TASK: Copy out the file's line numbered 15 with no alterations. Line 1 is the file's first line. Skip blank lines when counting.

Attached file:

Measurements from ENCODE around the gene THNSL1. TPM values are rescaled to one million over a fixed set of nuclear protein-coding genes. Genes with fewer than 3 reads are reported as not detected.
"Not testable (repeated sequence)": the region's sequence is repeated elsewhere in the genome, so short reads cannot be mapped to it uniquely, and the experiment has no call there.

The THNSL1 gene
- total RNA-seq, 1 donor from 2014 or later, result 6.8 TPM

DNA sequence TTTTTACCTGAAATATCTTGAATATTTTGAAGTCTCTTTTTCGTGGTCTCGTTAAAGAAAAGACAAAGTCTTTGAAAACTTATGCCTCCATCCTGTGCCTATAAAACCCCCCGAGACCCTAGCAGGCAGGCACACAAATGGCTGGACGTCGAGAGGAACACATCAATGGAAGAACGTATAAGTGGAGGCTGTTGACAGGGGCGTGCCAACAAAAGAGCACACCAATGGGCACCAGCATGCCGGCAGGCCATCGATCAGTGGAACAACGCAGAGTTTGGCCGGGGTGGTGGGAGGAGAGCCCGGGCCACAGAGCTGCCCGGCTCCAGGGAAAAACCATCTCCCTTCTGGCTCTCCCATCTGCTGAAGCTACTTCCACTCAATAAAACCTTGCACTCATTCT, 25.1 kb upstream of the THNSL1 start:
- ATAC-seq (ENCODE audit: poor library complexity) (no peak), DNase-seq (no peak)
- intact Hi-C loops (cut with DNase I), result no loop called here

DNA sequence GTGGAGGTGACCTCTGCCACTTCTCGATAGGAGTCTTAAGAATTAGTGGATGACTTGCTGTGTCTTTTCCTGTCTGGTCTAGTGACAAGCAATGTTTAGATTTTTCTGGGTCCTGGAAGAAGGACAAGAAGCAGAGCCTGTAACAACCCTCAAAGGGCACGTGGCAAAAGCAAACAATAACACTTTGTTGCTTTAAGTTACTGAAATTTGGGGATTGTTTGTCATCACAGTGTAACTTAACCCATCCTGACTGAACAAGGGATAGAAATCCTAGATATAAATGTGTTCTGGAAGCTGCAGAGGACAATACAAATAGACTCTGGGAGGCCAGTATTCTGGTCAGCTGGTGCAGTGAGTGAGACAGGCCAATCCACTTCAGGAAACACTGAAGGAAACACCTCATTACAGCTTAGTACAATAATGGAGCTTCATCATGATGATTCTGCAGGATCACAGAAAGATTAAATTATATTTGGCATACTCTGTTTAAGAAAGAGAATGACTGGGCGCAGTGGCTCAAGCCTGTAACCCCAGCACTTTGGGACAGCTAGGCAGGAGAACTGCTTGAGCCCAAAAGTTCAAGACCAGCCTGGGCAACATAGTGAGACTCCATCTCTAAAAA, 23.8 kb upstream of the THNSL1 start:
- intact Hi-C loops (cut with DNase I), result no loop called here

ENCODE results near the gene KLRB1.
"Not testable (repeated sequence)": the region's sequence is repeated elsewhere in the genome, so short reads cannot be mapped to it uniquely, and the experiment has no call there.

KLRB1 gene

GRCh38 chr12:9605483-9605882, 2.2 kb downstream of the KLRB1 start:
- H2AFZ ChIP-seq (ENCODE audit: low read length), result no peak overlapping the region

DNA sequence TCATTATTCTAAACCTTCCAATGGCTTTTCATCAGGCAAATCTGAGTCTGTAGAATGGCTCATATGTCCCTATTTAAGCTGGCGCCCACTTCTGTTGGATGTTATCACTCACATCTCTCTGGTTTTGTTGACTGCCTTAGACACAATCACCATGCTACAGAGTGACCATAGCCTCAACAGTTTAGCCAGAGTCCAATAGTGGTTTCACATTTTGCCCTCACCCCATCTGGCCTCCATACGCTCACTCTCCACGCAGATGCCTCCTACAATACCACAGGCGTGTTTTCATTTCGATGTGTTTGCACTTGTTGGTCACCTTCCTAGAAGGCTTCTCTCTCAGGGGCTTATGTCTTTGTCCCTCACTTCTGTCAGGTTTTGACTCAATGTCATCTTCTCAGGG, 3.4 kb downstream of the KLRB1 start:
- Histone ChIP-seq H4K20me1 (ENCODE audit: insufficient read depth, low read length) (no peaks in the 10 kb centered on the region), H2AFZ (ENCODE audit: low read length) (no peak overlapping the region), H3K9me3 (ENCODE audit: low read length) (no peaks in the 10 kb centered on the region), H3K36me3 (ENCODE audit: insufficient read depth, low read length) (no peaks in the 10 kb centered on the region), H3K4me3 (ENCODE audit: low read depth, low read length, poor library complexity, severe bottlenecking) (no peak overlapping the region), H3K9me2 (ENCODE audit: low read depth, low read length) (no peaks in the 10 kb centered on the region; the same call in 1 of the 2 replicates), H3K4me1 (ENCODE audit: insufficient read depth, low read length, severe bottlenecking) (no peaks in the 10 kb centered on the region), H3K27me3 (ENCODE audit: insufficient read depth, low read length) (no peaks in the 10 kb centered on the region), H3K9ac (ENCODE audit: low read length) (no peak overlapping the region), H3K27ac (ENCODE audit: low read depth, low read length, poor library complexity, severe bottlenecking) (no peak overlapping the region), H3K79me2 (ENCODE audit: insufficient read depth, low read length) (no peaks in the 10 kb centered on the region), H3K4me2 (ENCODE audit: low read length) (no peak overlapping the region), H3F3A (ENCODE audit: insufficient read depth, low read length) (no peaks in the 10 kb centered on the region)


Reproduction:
DNA sequence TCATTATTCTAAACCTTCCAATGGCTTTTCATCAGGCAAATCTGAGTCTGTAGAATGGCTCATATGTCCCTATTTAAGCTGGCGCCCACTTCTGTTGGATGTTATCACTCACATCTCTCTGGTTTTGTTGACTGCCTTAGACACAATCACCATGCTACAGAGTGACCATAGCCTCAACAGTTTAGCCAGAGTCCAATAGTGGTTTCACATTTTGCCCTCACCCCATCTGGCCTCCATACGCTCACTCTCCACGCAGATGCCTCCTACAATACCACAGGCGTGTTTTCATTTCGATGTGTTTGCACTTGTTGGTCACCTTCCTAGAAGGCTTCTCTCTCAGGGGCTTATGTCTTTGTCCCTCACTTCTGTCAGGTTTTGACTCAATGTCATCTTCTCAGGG, 3.4 kb downstream of the KLRB1 start: